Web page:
by Doc Searls Friday, July 1, 2016

Only Dave gets blog headlines.

That was the case when he got many of us started blogging, late in the last Millennium. And it's still the case today.

Since writing itself is a discovery process, headlines should be the last thing you write, not the first.* They're icing on journalistic cakes. Or, with blogging, cupcakes.

Wordpress discourages that.

So does Medium, which turns the first lines of comments, which become "recommends," into headlines (such as here). Very odd and non-intuitive. Stop that, @ev.

Twitter and Facebook discourage headlines, period. Facebook also discourages linking and graphics (almost always choosing to show a graphic other than the top one in a linked page with more than one graphic in it).

Here in 1999.io, I write the headline after I've finished my first posted draft. I can see how the post looks and reads, and then add the headline.

By the way, that's exactly how headline writing has always worked in good newspapers. (In the biggest papers, in fact, headline writing is still a job in itself, done by experts other than the reporter.)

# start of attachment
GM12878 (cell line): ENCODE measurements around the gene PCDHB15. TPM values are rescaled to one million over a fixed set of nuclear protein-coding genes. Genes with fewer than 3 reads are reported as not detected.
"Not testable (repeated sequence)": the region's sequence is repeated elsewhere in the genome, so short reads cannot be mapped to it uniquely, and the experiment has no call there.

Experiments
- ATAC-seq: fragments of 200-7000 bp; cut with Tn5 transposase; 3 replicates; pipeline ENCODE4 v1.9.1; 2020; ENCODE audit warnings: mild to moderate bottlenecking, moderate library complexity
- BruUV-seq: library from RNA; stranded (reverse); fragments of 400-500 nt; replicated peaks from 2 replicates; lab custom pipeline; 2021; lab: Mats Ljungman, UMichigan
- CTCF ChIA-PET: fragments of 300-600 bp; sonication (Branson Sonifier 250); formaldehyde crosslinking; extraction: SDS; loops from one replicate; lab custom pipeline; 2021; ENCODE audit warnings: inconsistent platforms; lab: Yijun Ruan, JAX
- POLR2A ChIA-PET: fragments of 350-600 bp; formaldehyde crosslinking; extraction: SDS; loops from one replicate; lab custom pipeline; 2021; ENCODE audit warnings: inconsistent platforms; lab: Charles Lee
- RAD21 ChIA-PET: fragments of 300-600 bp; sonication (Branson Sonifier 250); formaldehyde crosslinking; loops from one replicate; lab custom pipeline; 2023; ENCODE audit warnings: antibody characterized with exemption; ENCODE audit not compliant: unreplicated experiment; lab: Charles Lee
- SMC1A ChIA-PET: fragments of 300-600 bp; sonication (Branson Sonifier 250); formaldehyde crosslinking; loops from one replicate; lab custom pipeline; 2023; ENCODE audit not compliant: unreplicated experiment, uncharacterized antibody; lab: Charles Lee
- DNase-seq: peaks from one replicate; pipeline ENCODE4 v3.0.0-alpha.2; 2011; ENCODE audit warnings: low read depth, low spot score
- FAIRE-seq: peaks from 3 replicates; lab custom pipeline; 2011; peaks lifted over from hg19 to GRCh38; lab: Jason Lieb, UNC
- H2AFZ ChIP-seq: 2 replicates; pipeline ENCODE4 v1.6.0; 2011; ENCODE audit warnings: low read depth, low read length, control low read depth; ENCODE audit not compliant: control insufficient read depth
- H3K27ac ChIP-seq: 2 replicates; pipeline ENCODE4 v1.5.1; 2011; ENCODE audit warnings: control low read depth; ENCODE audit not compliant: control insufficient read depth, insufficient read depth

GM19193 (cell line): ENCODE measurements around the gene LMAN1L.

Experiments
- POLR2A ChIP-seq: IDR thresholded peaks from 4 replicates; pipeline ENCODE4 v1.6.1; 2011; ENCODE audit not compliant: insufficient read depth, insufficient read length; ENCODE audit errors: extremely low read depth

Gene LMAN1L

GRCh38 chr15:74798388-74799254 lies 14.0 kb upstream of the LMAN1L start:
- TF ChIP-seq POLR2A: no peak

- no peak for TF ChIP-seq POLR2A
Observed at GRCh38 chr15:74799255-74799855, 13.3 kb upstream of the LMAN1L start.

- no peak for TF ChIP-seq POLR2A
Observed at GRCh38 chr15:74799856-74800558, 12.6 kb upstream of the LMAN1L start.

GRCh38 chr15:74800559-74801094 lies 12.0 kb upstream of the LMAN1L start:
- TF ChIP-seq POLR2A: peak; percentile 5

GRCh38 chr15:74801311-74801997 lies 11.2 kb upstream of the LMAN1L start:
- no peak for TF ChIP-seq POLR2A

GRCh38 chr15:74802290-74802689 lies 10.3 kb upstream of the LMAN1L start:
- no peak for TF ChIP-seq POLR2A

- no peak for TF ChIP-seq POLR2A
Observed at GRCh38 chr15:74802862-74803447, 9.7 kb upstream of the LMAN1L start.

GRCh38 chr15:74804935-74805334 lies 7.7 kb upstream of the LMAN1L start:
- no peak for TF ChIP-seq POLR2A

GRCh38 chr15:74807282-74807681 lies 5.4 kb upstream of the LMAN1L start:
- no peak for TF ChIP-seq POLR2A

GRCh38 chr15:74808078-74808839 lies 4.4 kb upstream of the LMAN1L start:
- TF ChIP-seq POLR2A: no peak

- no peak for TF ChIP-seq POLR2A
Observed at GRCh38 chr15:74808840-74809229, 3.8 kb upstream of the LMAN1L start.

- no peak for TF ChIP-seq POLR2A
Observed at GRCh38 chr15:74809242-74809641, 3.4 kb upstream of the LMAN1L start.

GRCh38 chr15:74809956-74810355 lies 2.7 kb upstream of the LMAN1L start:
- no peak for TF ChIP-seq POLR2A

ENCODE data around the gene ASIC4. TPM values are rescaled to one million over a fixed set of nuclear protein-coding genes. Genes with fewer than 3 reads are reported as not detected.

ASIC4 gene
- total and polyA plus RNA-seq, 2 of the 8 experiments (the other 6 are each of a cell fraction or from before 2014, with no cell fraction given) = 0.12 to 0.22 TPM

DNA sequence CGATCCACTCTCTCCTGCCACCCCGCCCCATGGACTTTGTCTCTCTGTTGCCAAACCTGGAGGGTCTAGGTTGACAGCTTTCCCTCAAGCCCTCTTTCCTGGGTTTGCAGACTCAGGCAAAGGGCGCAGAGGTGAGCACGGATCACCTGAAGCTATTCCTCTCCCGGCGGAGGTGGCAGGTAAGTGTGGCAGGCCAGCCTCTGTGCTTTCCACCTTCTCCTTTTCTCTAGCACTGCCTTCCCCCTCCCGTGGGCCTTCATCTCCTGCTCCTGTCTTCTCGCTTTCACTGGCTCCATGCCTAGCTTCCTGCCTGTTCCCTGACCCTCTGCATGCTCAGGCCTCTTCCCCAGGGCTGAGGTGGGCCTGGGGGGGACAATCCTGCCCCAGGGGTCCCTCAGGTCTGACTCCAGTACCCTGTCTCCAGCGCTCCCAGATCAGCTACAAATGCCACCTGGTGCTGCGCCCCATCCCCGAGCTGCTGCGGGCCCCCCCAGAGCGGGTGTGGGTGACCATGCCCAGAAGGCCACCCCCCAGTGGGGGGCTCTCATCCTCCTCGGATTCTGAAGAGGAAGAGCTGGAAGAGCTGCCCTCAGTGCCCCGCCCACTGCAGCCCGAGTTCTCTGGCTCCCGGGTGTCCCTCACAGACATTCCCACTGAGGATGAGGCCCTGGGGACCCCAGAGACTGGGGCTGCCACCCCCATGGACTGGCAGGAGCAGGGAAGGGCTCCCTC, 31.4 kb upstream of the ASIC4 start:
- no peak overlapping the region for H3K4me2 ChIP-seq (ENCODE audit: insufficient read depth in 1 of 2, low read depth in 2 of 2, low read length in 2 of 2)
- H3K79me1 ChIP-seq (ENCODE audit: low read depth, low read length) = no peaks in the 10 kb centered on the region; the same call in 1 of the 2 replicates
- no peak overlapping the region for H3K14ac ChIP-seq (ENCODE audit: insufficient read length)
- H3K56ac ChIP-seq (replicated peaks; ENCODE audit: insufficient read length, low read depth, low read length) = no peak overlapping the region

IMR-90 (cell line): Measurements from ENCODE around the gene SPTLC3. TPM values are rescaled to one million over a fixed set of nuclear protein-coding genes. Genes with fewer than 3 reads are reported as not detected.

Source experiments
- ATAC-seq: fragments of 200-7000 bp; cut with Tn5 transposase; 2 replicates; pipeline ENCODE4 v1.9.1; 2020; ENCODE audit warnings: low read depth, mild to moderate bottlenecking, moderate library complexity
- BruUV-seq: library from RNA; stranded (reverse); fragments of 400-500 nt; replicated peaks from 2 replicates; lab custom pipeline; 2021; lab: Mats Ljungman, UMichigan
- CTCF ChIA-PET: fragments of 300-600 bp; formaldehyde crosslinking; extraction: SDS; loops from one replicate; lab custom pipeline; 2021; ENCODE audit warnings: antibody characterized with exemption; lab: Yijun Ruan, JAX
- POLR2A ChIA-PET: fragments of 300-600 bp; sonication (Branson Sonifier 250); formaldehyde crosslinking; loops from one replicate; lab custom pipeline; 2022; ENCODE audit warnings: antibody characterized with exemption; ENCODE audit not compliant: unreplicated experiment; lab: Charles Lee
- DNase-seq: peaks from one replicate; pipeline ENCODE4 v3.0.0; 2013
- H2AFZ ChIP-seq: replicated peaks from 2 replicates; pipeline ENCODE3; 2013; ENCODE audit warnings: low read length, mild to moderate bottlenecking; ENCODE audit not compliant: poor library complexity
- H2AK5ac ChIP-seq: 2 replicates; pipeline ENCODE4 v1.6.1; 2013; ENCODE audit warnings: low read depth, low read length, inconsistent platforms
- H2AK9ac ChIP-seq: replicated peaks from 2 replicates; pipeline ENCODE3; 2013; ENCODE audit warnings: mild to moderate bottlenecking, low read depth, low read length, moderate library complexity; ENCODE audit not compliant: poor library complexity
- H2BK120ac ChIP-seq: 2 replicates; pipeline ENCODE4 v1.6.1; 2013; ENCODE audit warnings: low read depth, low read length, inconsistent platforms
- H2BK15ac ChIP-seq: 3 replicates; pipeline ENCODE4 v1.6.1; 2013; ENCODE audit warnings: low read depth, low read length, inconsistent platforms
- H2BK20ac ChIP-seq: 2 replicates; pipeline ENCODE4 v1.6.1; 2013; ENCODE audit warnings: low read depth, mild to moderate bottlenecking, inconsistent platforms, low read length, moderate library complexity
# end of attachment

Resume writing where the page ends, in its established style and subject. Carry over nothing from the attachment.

* Or the first, which you can revise later. One thing I don't like about Wordpress is that the headline you write first remains in the URL even if you change it later. So if you start with "Why dating sucks" and end up with "A fine romance," the URL will remain ~/whydatingsucks rather than ~/afineromance. That's why my post, An invitation to settle matters with @Forbes, @Wired and other publishers still has the url http://blogs.harvard.edu/doc/2016/04/15/get-it-right-forbes/. "Get it right, Forbes" was the original headline. (And, looking back, it was probably the better one. Oh well.)